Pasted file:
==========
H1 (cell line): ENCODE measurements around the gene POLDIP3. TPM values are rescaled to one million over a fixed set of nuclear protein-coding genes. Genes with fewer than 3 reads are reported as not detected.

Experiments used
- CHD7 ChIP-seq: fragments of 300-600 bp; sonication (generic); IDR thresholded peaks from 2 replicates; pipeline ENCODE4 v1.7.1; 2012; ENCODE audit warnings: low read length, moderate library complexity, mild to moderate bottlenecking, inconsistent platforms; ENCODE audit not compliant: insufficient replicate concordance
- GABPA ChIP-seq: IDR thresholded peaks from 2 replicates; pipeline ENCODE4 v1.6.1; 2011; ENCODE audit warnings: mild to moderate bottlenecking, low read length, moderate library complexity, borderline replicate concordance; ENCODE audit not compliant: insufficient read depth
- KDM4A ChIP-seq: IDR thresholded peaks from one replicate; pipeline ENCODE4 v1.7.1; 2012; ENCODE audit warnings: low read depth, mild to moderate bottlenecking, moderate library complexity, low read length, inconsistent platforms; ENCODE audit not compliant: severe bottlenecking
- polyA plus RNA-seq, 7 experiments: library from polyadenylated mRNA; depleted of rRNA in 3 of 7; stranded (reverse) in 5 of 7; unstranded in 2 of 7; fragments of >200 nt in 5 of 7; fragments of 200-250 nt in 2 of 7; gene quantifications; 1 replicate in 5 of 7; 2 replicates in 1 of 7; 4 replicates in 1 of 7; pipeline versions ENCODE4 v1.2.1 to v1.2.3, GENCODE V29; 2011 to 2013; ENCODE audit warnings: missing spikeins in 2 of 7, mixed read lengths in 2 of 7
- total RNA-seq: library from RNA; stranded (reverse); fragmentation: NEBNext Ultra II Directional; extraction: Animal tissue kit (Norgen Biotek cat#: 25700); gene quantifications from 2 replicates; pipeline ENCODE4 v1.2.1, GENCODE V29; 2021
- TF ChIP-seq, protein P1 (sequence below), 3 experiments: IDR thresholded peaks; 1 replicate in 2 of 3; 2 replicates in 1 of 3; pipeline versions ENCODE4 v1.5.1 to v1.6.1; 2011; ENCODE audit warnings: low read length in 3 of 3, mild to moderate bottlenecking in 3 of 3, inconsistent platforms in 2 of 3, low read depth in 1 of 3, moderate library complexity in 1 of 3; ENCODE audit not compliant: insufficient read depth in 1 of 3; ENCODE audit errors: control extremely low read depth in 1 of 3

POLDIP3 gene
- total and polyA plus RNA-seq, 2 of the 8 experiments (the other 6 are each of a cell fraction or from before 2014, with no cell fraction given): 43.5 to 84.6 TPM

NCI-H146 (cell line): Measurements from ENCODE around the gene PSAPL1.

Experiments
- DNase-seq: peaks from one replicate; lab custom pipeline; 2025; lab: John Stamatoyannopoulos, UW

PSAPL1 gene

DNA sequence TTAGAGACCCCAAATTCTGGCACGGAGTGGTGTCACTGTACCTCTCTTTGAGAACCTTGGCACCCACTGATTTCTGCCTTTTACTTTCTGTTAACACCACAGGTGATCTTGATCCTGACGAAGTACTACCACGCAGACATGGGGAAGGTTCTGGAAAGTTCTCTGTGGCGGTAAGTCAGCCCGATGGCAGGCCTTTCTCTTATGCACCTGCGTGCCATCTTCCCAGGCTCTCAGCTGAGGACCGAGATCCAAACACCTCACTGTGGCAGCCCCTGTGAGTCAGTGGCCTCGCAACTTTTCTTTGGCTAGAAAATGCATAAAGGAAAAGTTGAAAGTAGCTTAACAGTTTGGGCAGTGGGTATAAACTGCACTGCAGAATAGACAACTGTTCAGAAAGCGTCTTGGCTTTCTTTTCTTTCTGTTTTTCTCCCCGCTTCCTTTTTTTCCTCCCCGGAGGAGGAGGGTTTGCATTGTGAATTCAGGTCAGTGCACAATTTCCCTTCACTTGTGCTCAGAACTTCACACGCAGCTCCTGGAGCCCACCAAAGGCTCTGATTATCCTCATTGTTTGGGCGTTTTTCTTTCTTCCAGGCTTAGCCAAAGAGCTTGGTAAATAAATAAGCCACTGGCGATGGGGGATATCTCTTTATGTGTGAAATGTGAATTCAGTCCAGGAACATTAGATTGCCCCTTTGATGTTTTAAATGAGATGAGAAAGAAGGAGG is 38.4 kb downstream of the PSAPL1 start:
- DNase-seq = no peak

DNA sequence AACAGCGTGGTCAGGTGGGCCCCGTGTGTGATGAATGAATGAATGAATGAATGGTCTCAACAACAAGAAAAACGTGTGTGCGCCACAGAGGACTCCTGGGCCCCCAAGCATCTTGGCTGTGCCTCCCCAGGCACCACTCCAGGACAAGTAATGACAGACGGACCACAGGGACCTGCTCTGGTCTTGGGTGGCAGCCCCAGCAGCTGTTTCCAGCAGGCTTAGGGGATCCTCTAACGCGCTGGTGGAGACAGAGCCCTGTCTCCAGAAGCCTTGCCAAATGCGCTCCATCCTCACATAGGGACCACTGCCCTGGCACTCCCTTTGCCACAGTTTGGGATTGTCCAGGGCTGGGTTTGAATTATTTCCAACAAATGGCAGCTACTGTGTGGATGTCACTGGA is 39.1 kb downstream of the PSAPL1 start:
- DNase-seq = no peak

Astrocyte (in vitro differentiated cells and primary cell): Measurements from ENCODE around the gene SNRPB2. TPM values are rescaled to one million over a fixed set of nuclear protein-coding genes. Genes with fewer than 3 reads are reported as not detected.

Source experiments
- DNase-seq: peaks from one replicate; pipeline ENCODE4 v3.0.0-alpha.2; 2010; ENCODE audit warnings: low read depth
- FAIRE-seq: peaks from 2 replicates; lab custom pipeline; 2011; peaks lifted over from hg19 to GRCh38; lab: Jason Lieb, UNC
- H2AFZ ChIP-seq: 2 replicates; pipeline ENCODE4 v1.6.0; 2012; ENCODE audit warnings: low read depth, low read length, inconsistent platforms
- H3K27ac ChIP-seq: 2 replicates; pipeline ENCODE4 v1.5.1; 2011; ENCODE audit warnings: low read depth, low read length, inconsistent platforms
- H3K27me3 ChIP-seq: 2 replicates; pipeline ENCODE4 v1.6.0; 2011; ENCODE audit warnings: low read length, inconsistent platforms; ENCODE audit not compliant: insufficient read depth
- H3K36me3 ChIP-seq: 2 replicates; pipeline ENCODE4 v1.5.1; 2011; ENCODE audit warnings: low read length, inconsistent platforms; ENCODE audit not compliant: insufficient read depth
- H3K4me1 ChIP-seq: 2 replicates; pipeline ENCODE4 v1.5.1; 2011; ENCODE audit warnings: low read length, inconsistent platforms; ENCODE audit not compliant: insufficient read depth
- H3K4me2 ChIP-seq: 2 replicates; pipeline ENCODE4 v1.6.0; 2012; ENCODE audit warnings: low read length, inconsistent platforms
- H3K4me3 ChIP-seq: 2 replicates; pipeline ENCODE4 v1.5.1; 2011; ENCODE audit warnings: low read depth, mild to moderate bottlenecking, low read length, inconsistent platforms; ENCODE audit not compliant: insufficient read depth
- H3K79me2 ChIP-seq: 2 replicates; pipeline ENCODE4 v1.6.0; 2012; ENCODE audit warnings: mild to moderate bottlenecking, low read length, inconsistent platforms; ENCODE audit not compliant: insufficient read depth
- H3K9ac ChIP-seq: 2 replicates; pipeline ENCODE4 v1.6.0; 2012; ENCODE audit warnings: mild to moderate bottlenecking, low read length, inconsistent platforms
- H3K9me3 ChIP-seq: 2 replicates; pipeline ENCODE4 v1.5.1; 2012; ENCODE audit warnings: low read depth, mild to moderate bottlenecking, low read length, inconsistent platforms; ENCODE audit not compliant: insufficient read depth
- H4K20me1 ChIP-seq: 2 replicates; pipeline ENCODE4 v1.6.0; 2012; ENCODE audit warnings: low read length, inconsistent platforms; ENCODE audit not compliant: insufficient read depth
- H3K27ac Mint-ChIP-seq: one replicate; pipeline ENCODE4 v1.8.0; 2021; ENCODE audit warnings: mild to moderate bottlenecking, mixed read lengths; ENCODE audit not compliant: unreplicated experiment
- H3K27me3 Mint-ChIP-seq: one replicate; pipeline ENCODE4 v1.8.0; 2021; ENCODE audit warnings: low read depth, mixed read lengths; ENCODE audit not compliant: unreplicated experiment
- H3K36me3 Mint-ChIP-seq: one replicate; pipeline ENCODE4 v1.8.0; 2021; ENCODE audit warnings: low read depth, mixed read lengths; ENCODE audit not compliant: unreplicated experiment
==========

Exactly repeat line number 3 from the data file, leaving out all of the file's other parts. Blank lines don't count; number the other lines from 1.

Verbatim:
- CHD7 ChIP-seq: fragments of 300-600 bp; sonication (generic); IDR thresholded peaks from 2 replicates; pipeline ENCODE4 v1.7.1; 2012; ENCODE audit warnings: low read length, moderate library complexity, mild to moderate bottlenecking, inconsistent platforms; ENCODE audit not compliant: insufficient replicate concordance